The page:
That might be an argument for removing out parameters -- it looks like f(x) + f(x) is the same as 2 * f(x). The compiler could tell the difference, so there's no problem on that side. It could basically rewrite the pretty f(x) + f(x) as the mess you recommended. You could require the 'out' qualifier at the call site to make it clear what's going on when you're reading the code. That's probably a better solution.
Apr 05 2008
next sibling parent reply Christopher Wright <dhasenan gmail.com> writes:
Janice Caron wrote:
 On 05/04/2008, Christopher Wright <dhasenan gmail.com> wrote:
  That might be an argument for removing out parameters -- it looks like f(x)
 + f(x) is the same as 2 * f(x). The compiler could tell the difference, so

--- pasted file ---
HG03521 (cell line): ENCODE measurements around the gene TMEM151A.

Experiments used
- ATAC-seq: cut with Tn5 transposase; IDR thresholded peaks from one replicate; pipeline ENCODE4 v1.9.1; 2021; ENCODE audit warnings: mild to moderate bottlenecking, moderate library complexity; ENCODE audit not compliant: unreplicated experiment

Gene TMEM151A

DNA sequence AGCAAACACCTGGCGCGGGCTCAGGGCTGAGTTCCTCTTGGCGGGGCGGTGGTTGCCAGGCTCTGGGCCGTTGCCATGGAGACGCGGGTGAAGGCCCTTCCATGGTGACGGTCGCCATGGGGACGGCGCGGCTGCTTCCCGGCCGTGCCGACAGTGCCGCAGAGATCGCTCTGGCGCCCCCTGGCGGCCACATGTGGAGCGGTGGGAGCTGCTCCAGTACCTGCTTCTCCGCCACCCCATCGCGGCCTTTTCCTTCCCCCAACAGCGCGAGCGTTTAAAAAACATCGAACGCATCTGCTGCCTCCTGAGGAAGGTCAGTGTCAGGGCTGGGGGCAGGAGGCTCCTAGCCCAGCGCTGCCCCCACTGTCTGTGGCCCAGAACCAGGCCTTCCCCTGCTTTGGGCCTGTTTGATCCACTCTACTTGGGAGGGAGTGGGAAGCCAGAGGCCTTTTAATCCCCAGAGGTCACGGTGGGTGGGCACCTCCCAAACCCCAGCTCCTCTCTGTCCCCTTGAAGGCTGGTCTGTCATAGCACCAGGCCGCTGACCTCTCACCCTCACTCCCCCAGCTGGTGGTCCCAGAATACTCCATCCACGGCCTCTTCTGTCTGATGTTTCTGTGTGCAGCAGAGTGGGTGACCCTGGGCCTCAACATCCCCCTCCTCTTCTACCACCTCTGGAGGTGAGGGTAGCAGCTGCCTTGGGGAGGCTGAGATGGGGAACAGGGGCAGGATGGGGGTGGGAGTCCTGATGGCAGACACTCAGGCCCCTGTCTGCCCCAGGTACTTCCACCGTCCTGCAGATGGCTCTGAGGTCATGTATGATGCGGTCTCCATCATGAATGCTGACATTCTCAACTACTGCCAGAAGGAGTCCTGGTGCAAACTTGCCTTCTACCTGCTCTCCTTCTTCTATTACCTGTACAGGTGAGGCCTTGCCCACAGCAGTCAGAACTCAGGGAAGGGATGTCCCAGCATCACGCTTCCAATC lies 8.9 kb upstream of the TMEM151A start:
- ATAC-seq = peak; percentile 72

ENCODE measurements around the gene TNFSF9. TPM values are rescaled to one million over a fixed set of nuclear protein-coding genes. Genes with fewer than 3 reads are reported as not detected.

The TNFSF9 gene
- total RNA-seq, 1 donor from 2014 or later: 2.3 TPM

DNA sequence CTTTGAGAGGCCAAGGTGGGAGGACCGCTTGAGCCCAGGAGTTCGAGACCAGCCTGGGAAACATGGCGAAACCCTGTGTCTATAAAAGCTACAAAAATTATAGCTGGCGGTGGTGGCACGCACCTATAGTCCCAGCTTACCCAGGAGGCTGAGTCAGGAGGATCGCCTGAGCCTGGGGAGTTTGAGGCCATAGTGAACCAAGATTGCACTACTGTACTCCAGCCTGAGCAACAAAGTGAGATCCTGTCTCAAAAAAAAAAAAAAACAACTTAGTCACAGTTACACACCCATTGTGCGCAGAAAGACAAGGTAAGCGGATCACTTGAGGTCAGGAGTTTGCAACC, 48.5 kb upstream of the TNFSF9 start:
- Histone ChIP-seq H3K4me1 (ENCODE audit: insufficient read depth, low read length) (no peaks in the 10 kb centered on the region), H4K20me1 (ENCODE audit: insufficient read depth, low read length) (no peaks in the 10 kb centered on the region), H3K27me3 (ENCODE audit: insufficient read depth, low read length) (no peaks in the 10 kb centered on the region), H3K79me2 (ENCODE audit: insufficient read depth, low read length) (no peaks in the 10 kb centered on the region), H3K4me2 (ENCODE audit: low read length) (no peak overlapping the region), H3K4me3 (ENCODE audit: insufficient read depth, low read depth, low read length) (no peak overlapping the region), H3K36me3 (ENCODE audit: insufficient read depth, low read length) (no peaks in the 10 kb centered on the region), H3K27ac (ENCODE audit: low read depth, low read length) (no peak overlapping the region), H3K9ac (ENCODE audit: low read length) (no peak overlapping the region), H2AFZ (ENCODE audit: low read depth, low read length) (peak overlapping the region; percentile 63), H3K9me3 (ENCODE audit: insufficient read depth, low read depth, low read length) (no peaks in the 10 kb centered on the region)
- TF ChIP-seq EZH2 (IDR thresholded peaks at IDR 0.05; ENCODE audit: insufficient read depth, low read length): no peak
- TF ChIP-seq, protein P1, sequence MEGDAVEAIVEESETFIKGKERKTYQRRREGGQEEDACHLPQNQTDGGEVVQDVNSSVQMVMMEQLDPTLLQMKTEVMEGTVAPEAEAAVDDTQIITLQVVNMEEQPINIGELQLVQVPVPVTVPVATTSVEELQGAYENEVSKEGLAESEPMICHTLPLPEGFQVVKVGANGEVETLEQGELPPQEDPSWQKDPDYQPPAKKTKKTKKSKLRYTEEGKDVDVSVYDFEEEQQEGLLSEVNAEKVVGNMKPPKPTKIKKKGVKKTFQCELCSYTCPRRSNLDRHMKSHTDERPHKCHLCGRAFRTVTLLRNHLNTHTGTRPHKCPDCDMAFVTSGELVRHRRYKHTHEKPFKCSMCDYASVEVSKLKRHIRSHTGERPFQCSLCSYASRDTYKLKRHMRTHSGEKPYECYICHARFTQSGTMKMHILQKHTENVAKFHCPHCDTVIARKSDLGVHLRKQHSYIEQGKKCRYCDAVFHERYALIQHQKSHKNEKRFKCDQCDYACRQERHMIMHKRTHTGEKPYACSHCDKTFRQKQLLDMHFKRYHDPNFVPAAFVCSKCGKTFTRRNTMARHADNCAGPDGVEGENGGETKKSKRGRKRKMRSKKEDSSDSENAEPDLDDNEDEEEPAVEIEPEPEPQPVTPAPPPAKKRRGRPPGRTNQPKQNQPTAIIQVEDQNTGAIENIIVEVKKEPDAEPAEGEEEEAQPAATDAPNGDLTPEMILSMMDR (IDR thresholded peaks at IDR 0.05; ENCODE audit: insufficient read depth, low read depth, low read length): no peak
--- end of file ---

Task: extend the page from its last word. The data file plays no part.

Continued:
there's no problem on that side. It could basically rewrite the pretty f(x)
 + f(x) as the mess you recommended.

I'm afraid it can't because + isn't defined for Tuple!(int,int). Even if the compiler could deduce what the declaration of g would have to be, it still couldn't write the body.

Yes, it could. You're explicitly telling it which return value you want to use by which is listed at the function's return value rather than an out parameter.
Apr 05 2008
next sibling parent reply Christopher Wright <dhasenan gmail.com> writes:
Janice Caron wrote:
 On 05/04/2008, Christopher Wright <dhasenan gmail.com> wrote:
  Yes, it could. You're explicitly telling it which return value you want to
 use by which is listed at the function's return value rather than an out
 parameter.

You're not getting this. If two values are being returned, the compiler can't just throw one of them away. In the general case, it doesn't have enough information to know what to do.